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Prices are provided by our partners, and reflect average nightly room rates, including taxes and fees that are fixed, known to our partners, and due at time of booking. Please see our partners for more details.
Rooms were very small, en-suite absolutely tiny and not the cleanest of places. Staff were very rude taking breakfast plates away before finished with and no interaction at all.
Won't be staying here again!
Only six parking spaces for 25+ rooms. We were offered other parking at £10 per day. The photos on the internet site bore no relation to our experience. The dining room looks great but how do you fit 25 roomfuls of people in - you...More
I've couldn't imagine better place then balmore , rooms big and very clean with tea and coffe , staff at check in very polite and friendly which happy to unswear all questions and advice where to go and on the top of it just 5-10...More
Reasons to stay away from Balmore Guest House:
Unfriendly assistents (they order you to carry your luggage up the stairs and turn away, talk to you with an expression of boredom/desinterest) except for a Portuguese young lady serving breakfast.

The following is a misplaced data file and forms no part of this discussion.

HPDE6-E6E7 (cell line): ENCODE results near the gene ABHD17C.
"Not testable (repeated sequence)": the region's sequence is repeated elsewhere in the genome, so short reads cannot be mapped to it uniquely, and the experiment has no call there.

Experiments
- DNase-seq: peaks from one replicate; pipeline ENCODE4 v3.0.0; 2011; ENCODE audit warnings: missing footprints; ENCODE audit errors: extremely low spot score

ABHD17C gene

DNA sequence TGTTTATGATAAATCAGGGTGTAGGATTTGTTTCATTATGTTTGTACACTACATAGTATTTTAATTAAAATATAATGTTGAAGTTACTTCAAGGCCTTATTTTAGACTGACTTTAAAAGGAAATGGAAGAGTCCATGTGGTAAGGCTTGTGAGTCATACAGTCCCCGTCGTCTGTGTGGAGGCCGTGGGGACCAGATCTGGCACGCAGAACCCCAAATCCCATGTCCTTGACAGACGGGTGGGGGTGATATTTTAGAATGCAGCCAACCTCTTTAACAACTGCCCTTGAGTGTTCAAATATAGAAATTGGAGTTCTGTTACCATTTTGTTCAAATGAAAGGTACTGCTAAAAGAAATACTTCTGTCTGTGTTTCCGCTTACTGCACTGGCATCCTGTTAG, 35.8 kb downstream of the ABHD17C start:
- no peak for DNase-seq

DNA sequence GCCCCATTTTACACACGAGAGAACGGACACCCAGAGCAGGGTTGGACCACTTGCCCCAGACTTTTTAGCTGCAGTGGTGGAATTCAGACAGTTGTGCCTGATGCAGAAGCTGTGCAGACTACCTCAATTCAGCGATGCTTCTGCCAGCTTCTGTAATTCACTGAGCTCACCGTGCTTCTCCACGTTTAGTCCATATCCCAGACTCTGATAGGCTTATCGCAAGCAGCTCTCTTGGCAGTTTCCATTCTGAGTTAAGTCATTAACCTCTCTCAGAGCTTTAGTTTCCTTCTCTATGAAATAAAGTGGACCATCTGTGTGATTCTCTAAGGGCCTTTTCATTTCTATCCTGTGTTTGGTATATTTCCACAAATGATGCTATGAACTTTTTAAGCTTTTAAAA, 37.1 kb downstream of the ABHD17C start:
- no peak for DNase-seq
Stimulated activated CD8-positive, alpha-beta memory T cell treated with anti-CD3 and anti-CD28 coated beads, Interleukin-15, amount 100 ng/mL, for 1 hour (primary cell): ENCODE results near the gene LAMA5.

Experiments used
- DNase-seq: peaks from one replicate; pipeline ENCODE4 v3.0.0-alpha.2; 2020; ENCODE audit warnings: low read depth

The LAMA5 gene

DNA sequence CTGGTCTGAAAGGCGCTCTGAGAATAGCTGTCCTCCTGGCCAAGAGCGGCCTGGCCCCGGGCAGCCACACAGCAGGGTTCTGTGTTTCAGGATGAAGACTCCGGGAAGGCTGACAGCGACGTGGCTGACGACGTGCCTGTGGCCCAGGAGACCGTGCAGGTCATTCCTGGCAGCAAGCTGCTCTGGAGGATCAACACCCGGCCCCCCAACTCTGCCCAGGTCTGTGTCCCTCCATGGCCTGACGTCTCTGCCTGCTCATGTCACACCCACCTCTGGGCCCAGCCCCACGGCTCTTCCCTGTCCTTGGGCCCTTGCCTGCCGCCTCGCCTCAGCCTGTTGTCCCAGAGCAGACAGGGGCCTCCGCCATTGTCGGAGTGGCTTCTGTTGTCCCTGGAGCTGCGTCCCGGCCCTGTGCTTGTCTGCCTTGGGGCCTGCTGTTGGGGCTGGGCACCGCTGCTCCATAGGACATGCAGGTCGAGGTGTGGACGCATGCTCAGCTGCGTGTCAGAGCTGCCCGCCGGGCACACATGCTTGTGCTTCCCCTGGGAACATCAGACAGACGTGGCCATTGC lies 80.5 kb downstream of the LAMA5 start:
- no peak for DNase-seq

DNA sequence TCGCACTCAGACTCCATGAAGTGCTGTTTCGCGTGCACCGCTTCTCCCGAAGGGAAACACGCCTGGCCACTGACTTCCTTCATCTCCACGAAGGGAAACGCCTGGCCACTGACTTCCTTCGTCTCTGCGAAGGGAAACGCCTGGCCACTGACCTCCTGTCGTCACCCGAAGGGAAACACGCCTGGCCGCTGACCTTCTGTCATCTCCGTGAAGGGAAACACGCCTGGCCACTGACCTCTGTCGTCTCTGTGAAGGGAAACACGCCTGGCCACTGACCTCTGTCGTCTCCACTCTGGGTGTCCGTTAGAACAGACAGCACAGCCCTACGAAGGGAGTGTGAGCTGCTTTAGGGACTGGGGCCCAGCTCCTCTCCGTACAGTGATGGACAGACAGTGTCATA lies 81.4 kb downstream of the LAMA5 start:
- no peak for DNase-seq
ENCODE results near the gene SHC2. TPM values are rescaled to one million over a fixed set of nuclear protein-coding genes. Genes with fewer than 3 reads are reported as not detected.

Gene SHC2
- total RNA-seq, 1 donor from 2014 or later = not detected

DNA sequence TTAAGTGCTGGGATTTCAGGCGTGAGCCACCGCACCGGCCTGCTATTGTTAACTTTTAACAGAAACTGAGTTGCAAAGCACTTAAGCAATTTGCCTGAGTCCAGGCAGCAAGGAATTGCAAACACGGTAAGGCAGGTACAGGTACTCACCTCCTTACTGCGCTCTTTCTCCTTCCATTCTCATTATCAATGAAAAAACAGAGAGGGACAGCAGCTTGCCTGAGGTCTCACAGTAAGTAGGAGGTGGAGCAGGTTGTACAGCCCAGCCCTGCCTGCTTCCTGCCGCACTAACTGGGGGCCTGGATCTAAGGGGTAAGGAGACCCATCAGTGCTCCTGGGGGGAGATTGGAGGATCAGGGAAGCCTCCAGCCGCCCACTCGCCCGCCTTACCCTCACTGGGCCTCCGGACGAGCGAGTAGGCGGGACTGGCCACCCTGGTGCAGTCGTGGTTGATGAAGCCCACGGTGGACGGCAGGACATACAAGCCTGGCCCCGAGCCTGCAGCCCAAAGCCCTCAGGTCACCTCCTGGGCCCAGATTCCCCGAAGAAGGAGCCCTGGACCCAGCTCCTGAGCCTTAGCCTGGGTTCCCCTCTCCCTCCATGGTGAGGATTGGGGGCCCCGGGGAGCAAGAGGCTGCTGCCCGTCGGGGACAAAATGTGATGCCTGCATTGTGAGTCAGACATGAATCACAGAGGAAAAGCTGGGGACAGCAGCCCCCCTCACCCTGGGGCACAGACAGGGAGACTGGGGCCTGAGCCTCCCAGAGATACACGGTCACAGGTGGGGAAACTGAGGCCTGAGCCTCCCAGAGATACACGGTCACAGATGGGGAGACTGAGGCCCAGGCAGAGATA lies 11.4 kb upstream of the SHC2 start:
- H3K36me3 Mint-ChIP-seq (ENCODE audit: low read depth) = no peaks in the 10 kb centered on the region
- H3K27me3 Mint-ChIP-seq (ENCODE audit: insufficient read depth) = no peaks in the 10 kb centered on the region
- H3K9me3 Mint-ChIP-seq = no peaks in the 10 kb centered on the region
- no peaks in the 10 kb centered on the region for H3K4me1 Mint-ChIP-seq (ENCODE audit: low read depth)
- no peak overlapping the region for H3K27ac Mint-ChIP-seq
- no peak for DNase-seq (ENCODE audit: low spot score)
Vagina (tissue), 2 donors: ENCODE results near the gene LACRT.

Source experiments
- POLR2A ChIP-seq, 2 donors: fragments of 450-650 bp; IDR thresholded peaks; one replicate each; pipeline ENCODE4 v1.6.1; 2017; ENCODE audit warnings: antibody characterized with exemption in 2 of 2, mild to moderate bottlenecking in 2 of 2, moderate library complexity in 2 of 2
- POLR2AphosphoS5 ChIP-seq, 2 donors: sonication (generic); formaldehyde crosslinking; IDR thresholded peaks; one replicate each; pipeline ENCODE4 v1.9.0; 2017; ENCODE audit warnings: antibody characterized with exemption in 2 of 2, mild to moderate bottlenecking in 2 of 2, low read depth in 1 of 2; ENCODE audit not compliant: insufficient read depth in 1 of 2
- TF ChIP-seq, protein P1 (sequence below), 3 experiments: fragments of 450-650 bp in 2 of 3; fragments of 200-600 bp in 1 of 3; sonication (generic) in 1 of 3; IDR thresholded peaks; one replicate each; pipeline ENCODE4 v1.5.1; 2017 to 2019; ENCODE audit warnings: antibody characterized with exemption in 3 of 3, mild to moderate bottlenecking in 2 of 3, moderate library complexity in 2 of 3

Filthy rooms: hairs in the bathroom,...More
We booked here and on arrival we were shunned out of the door because we couldnt go in until 2pm, very rude welcome to Edinbrugh. Once we arrived in the evening we were shown to what looked like an unused house across the street. The...More
US$90 - US$272 (Based on Average Rates for a Standard Room)
Number of rooms
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Prevailing winds meant that most cities that grew in industrial Britain had their most desirable neighbourhoods to the west – upwind of factory fumes. Edinburgh was no exception, with its wealthiest citizens settling in its West End and leaving behind grand Georgian townhouses, private gardens and genteel crescents. These backstreets remain as dignified and sleepy as ever, and most of the action here lies along
the district’s busy main roads. Lothian Road connects to southern Edinburgh and harbors a vague entertainment district: three theatres and the city’s main indie cinema. All attract a select crowd, the sort who appreciate the Saturday Edinburgh’s Farmers’ Market around the corner. The West End’s other great thoroughfare, Shandwick Place, is dominated by trams trundling out to the suburbs and airport, and shoppers picking up last-minute items before hopping aboard.